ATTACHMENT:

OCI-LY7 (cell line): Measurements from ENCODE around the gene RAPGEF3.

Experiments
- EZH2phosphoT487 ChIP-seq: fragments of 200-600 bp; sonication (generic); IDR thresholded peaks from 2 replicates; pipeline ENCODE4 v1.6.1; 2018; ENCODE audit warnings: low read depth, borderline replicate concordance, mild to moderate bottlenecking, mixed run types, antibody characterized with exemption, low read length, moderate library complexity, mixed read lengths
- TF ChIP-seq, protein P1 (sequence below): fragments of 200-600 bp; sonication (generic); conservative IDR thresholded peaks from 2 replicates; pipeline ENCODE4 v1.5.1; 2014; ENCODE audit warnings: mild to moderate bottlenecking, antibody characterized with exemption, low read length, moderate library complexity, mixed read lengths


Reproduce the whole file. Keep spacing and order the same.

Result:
OCI-LY7 (cell line): Measurements from ENCODE around the gene RAPGEF3.

Experiments
- EZH2phosphoT487 ChIP-seq: fragments of 200-600 bp; sonication (generic); IDR thresholded peaks from 2 replicates; pipeline ENCODE4 v1.6.1; 2018; ENCODE audit warnings: low read depth, borderline replicate concordance, mild to moderate bottlenecking, mixed run types, antibody characterized with exemption, low read length, moderate library complexity, mixed read lengths
- TF ChIP-seq, protein P1 (sequence below): fragments of 200-600 bp; sonication (generic); conservative IDR thresholded peaks from 2 replicates; pipeline ENCODE4 v1.5.1; 2014; ENCODE audit warnings: mild to moderate bottlenecking, antibody characterized with exemption, low read length, moderate library complexity, mixed read lengths